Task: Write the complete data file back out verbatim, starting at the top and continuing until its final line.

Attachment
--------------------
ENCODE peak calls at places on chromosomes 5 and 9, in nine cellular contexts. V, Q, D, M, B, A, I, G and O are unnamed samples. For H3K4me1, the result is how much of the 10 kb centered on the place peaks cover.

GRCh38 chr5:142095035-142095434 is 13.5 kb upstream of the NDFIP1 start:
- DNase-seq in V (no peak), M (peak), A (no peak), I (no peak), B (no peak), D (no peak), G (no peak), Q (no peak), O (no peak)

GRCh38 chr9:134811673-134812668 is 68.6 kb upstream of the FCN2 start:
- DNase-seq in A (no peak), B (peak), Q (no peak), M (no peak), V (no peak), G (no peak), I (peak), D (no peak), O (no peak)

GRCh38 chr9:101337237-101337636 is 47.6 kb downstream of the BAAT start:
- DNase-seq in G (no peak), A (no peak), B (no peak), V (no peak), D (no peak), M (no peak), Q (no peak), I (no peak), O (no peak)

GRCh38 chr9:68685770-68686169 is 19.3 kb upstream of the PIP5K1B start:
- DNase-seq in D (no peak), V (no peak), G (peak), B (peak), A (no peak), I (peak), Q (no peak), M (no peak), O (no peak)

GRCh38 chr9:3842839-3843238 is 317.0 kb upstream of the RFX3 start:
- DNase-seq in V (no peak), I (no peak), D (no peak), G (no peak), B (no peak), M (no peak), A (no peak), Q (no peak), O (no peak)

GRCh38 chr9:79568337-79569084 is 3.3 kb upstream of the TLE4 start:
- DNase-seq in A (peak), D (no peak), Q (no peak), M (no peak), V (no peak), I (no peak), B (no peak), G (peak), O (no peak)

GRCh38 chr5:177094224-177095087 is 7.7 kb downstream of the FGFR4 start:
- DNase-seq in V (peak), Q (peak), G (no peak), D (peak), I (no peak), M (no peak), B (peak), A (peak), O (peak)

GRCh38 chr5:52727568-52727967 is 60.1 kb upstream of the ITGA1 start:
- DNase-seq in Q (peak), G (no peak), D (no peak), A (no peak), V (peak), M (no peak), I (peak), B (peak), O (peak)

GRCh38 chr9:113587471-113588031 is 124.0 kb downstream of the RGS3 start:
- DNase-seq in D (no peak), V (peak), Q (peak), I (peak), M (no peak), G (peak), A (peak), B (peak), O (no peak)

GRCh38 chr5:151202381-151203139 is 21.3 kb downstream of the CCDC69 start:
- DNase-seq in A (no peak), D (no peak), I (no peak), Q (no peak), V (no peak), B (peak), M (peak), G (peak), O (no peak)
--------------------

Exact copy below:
ENCODE peak calls at places on chromosomes 5 and 9, in nine cellular contexts. V, Q, D, M, B, A, I, G and O are unnamed samples. For H3K4me1, the result is how much of the 10 kb centered on the place peaks cover.

GRCh38 chr5:142095035-142095434 is 13.5 kb upstream of the NDFIP1 start:
- DNase-seq in V (no peak), M (peak), A (no peak), I (no peak), B (no peak), D (no peak), G (no peak), Q (no peak), O (no peak)

GRCh38 chr9:134811673-134812668 is 68.6 kb upstream of the FCN2 start:
- DNase-seq in A (no peak), B (peak), Q (no peak), M (no peak), V (no peak), G (no peak), I (peak), D (no peak), O (no peak)

GRCh38 chr9:101337237-101337636 is 47.6 kb downstream of the BAAT start:
- DNase-seq in G (no peak), A (no peak), B (no peak), V (no peak), D (no peak), M (no peak), Q (no peak), I (no peak), O (no peak)

GRCh38 chr9:68685770-68686169 is 19.3 kb upstream of the PIP5K1B start:
- DNase-seq in D (no peak), V (no peak), G (peak), B (peak), A (no peak), I (peak), Q (no peak), M (no peak), O (no peak)

GRCh38 chr9:3842839-3843238 is 317.0 kb upstream of the RFX3 start:
- DNase-seq in V (no peak), I (no peak), D (no peak), G (no peak), B (no peak), M (no peak), A (no peak), Q (no peak), O (no peak)

GRCh38 chr9:79568337-79569084 is 3.3 kb upstream of the TLE4 start:
- DNase-seq in A (peak), D (no peak), Q (no peak), M (no peak), V (no peak), I (no peak), B (no peak), G (peak), O (no peak)

GRCh38 chr5:177094224-177095087 is 7.7 kb downstream of the FGFR4 start:
- DNase-seq in V (peak), Q (peak), G (no peak), D (peak), I (no peak), M (no peak), B (peak), A (peak), O (peak)

GRCh38 chr5:52727568-52727967 is 60.1 kb upstream of the ITGA1 start:
- DNase-seq in Q (peak), G (no peak), D (no peak), A (no peak), V (peak), M (no peak), I (peak), B (peak), O (peak)

GRCh38 chr9:113587471-113588031 is 124.0 kb downstream of the RGS3 start:
- DNase-seq in D (no peak), V (peak), Q (peak), I (peak), M (no peak), G (peak), A (peak), B (peak), O (no peak)

GRCh38 chr5:151202381-151203139 is 21.3 kb downstream of the CCDC69 start:
- DNase-seq in A (no peak), D (no peak), I (no peak), Q (no peak), V (no peak), B (peak), M (peak), G (peak), O (no peak)